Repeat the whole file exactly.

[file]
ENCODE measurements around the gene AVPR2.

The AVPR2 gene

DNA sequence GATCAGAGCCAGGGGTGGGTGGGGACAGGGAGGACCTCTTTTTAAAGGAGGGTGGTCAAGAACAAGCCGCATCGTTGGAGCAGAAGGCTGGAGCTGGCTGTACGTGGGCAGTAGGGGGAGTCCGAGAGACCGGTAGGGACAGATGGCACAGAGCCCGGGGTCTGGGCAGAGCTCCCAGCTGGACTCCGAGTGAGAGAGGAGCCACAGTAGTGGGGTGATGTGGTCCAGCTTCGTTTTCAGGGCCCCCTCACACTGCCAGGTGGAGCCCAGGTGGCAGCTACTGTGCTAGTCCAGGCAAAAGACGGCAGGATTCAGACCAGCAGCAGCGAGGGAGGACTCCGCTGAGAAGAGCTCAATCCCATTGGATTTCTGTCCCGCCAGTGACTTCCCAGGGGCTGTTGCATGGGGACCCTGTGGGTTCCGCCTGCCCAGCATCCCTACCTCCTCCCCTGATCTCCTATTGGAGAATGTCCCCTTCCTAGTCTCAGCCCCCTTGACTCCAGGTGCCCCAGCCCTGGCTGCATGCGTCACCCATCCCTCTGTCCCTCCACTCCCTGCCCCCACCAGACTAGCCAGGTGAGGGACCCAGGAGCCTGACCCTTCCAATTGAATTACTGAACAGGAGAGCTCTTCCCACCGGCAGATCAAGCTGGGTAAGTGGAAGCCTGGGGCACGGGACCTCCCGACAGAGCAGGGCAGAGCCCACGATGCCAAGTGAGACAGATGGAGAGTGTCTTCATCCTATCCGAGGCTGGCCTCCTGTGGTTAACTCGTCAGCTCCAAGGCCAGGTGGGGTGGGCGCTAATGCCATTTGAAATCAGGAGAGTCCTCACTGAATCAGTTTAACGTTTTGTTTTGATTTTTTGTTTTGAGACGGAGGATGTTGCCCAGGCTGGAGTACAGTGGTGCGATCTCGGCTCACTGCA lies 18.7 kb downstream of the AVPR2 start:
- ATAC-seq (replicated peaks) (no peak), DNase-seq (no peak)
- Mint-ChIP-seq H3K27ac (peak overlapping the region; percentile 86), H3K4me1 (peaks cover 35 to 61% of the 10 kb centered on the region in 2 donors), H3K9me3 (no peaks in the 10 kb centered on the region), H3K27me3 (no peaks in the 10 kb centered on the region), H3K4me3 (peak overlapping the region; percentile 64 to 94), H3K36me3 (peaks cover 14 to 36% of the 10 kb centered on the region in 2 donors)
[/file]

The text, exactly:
ENCODE measurements around the gene AVPR2.

The AVPR2 gene

DNA sequence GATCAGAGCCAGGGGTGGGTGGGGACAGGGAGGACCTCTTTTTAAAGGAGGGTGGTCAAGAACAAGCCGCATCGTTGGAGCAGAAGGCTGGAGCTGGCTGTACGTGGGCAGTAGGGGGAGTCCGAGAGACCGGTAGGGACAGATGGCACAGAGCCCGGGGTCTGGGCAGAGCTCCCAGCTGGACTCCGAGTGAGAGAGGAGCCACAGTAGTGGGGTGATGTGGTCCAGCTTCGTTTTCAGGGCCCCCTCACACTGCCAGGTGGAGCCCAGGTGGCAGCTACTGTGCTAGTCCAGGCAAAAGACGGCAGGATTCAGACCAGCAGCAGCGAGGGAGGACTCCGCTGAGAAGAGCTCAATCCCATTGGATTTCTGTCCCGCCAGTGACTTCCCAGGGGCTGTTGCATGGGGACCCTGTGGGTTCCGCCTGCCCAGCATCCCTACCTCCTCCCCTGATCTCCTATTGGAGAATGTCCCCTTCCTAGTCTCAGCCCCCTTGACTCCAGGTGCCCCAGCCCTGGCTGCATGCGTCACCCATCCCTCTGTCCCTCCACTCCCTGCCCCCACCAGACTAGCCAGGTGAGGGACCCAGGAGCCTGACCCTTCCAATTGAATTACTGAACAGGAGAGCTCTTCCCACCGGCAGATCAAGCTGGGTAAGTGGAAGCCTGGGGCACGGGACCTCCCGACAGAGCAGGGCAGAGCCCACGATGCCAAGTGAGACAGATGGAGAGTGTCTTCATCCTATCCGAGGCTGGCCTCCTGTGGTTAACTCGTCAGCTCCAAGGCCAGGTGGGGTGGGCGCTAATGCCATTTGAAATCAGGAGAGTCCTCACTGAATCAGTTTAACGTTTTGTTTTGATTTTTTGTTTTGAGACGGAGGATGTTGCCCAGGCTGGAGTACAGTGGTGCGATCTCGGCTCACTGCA lies 18.7 kb downstream of the AVPR2 start:
- ATAC-seq (replicated peaks) (no peak), DNase-seq (no peak)
- Mint-ChIP-seq H3K27ac (peak overlapping the region; percentile 86), H3K4me1 (peaks cover 35 to 61% of the 10 kb centered on the region in 2 donors), H3K9me3 (no peaks in the 10 kb centered on the region), H3K27me3 (no peaks in the 10 kb centered on the region), H3K4me3 (peak overlapping the region; percentile 64 to 94), H3K36me3 (peaks cover 14 to 36% of the 10 kb centered on the region in 2 donors)